Maybe it was the way she pursed those kissable lips in disapproval, or the way her eyes got so big and round when she was shocked. And he sure as hell liked that pink flush that spread from her cheeks and down her neck when she was flustered. One of these days he’d follow that blush to see just how far it went. He wanted to unbutton that starched blouse, unfasten the serviceable, drab-colored skirts, and loosen her braid while he made her ache for him the way he did for her. He’d never wanted a woman so badly in his life.

But he couldn’t have her.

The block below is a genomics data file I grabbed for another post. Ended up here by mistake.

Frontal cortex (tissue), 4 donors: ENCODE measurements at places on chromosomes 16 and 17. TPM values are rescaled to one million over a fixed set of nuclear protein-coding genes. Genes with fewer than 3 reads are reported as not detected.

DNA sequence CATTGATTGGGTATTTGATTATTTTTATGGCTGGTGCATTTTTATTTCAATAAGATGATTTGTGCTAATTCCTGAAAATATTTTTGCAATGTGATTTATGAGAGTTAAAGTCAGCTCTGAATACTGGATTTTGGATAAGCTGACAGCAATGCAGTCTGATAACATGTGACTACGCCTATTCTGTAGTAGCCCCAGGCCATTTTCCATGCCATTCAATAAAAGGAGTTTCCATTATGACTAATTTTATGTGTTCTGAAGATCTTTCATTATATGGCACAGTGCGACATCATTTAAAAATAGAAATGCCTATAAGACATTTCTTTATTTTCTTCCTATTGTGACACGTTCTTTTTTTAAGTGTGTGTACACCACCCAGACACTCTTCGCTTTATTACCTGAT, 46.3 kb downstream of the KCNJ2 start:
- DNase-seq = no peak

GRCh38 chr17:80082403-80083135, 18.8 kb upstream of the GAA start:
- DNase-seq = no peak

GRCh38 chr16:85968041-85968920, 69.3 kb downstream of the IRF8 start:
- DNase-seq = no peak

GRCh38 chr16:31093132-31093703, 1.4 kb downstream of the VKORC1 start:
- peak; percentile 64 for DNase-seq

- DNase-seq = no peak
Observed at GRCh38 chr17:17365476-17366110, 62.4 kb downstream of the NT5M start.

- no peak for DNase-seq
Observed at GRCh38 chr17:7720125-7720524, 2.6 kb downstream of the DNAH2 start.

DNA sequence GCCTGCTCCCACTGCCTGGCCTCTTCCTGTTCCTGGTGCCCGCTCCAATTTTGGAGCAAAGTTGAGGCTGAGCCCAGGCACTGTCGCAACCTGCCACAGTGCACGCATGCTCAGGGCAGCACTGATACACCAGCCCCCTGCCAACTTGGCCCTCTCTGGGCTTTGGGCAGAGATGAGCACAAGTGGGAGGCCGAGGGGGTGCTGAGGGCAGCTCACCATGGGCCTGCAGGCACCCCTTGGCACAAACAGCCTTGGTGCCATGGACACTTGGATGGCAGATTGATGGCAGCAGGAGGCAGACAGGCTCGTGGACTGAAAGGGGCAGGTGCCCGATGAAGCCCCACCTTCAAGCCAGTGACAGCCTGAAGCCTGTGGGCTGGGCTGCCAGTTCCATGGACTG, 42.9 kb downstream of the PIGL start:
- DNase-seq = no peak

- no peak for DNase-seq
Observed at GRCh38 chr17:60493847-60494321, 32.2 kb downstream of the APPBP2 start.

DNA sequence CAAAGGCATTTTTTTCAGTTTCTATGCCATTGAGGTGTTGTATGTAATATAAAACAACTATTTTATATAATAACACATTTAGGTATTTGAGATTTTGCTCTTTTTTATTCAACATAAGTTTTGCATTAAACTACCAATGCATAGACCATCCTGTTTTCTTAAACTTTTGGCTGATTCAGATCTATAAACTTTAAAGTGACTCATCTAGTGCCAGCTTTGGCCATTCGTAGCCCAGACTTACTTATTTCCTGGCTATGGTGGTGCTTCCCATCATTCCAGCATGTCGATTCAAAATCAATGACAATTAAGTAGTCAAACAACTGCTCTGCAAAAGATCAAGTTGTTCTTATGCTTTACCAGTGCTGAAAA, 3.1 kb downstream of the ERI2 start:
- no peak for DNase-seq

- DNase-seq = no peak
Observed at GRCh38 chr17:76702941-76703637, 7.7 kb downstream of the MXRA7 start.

Sarah was too caught up in the Burr Chronicle to make room for hearth and home. Now that the ranch was in working order, it was time he found himself a wife. But he needed a woman who would be content to cook and keep house and raise children. He knew instinctively that Sarah would be a wildcat in bed, and he certainly enjoyed getting both her temper and her body all fired up, but he had no desire to compete with the newspaper for her attention. Besides, the woman was too darned smart. She’d figure him out in a heartbeat, and that was the last thing he wanted. Not to mention that a newspaperwoman would always be shoving her nose in other people’s business and bringing attention to herself—and him. Close scrutiny was not something he could afford to risk.

Nope, the one woman he couldn’t marry was Sarah Calhoun.



Copyright © 2017 Debra Mullins